According to Token, with the infrastructure operational, banks, merchants and other providers of payment and data services can now leverage open banking to reduce costs, generate new revenues, increase security and deliver a simpler, more convenient digital payment experience for the end user.

Through its universal open API banking platform, Token enables banks, merchants and other third-party providers to connect to any bank in the EU for payments and account information requests, thereby solving the integration pain being felt across the industry caused by multiple, proprietary bank APIs, the company stated.

In addition, unlike competing in-house developed solutions, Token's platform supports the same API across all banks. As a result, merchants and payment processors are able build bank direct payment methods and data aggregation solutions for their customers.

As a team, Token's technology, banking and security experts hail from Google, Apple, Microsoft, Barclays, ACI Worldwide, HSBC, Twitter and Square. In addition, its founder and CEO Steve Kirsch is credited with being the inventor of several groundbreaking Internet technologies.

Paysafe's well-timed open banking card
Friday, June 8, 2018

P aysafe Group, a global provider of end-to-end solutions with U.S. headquarters in Houston, disclosed June 7, 2018, that its prepaid product, paysafecard, will be accepted in the Google Play Store. Paysafe plans to roll out the card in Europe following a pilot test in Poland, which is home to more than 1 million paysafecard cardholders, company representatives stated.

By removing the need for online shoppers to share banking or credit card credentials, Paysafe expects paysafecard to appeal to underbanked, video gaming and privacy-conscious consumers while also complying with European Union privacy regulations. Udo Müller, CEO at paysafecard, said these expectations are consistent with company research on consumer trends.

Addressing fraud concerns

"The risk of fraud and sharing personal data online still concern many consumers," he said. "Lost in Transaction: Payment Trends 2018, our proprietary research launched earlier this week, shows that half of respondents worry about fraudulent purchases and 48 percent worry about the safety of their personal data. This is why offering paysafecard as a way to pay in the Google Play Store has come at the right time to enable consumers and both companies to benefit."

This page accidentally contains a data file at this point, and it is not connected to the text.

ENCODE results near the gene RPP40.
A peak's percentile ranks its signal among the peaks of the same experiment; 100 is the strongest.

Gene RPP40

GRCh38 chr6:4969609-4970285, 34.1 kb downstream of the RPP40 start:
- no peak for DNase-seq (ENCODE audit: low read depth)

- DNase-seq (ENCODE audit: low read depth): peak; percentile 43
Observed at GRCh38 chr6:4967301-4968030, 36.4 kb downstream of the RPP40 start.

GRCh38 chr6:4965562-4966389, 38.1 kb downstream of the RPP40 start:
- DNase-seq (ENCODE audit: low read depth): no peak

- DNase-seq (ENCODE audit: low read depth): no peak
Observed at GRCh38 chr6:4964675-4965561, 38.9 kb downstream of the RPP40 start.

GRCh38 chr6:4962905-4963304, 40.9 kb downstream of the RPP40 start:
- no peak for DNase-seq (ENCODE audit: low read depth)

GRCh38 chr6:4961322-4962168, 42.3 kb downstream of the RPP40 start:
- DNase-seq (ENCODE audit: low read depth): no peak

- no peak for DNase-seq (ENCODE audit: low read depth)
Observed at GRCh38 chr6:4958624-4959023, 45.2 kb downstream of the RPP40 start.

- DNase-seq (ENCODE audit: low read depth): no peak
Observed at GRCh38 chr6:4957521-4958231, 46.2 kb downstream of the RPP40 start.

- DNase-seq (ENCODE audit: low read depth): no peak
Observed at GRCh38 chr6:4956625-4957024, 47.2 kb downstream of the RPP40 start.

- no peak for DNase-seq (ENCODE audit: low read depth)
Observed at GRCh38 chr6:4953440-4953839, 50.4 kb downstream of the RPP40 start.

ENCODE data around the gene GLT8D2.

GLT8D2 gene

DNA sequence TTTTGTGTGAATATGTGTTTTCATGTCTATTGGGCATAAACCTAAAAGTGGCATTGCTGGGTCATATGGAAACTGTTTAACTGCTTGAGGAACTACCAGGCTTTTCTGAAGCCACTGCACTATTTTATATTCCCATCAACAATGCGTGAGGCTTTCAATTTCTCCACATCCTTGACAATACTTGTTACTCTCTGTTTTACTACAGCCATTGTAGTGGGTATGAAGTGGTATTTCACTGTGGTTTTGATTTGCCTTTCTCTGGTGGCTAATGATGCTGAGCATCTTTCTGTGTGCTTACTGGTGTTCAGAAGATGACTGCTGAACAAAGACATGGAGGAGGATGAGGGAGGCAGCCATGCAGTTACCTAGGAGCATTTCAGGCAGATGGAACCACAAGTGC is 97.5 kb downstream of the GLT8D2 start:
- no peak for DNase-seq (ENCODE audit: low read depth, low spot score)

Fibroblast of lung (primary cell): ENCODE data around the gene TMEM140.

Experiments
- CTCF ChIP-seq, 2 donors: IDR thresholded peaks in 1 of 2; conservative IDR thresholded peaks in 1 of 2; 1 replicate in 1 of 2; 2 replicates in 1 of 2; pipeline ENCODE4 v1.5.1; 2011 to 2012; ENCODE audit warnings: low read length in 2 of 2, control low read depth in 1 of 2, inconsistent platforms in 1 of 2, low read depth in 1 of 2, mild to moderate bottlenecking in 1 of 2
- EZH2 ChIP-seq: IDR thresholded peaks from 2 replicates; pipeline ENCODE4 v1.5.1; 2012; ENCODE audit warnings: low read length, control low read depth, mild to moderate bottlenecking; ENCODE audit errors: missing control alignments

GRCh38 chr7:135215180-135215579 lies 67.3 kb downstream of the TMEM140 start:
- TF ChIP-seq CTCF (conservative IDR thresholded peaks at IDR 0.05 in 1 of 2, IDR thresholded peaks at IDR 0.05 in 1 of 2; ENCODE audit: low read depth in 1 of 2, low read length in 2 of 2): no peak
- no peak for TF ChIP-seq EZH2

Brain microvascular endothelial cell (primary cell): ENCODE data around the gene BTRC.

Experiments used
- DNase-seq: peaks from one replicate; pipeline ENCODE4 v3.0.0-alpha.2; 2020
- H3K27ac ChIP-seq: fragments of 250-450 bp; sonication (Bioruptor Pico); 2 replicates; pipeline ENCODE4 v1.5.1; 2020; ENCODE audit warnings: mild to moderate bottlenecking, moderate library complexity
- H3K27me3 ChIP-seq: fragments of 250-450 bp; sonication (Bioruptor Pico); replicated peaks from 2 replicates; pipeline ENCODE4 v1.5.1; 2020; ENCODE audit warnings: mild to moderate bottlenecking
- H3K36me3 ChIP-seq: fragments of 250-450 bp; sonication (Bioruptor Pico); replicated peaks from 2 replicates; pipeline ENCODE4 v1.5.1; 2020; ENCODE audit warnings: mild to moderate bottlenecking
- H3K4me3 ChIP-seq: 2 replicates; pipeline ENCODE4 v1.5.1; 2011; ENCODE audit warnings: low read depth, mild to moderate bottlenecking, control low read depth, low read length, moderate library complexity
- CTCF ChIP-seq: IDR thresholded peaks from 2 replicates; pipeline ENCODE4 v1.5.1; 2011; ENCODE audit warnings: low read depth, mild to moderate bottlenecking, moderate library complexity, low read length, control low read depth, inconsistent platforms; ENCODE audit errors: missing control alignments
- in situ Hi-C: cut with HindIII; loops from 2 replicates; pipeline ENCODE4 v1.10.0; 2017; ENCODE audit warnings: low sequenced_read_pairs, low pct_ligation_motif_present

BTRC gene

Todd Linden, CEO at Paysafe North America, added, "Seven out of 10 Americans are prepared to accept that fraud is an inevitable risk of shopping online. If retailers, merchants and payments companies want to disrupt the old way of doing things they must make all underlying processes feel secure. Consumers want convenience, but they want protection too."

Balancing innovation, protection

Lost in Transaction: Payment Trends 2018, updates data from Paysafe's 2017 report, providing insights from 5,056 consumers in Austria, Canada, Germany, the United States and United Kingdom. While buying behaviors varied across regions, researchers observed a majority of survey respondents were distrustful of payment-enabled connected devices and emerging ecommerce payment schemes, due to concerns about privacy and security.

Researchers cited Amazon Go and Uber as examples of new invisible payment schemes that add convenience but may also seem too good to be true to some consumers."[B]y making literally everything invisible, merchants risk frightening people rather than enticing them," they wrote. "The advent of regulation such as PSD2 in Europe is likely to amplify this challenge, as consumers are invited to trust new third parties about which they may know very little."

The European Union's Payment Services Directive 2 (PSD2), which became effective Jan. 13, 2018, gives non-banking entities access to financial institutions' consumer data. PSD2 is part of an open banking initiative, designed to encourage competition and innovation in financial services. As a countermeasure, the EU's General Data Protection Regulation was enacted on May 25, 2018, giving consumers more control over how companies use and store their data.

Earning consumer trust

Linden suggested that consumers who trust a payment system's security and fraud protections will be more likely to change buying habits and try new payment schemes. Merchants who do not enhance security may lose customers to others who offer more robust protections, he noted. Following are additional highlights from the report:

"There are more challenges to tackle with other low friction payment technologies as these findings suggest many consumers aren't ready to lose visibility of the payment process." Linden concluded. "It's clear that the benefits are not unilaterally agreed upon, with cultural and infrastructure trends at play, and it may be some time before adoption is widespread."